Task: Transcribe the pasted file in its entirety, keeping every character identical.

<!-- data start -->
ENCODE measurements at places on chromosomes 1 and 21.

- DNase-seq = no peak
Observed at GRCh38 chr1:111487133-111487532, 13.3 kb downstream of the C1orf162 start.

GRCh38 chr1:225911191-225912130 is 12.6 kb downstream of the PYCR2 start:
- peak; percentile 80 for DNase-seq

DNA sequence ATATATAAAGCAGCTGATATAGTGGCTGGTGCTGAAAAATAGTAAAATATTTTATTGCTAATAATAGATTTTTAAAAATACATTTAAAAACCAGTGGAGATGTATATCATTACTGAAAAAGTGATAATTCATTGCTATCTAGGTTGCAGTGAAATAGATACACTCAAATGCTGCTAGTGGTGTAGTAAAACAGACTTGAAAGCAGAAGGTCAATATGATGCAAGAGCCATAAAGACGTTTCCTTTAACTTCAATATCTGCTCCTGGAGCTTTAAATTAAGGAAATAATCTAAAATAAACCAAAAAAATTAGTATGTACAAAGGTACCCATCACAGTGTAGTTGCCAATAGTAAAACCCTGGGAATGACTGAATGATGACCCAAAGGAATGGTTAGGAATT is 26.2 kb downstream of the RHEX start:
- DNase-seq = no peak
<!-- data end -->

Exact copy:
ENCODE measurements at places on chromosomes 1 and 21.

- DNase-seq = no peak
Observed at GRCh38 chr1:111487133-111487532, 13.3 kb downstream of the C1orf162 start.

GRCh38 chr1:225911191-225912130 is 12.6 kb downstream of the PYCR2 start:
- peak; percentile 80 for DNase-seq

DNA sequence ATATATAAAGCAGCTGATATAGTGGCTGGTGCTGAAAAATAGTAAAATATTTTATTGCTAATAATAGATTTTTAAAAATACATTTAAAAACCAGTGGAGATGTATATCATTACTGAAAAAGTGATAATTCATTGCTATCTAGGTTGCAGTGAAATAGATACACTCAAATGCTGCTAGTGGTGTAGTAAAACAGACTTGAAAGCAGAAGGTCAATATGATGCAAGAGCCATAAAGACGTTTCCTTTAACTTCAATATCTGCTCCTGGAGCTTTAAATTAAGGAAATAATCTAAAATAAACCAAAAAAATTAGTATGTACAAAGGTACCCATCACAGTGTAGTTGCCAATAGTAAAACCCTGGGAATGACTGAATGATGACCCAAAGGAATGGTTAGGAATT is 26.2 kb downstream of the RHEX start:
- DNase-seq = no peak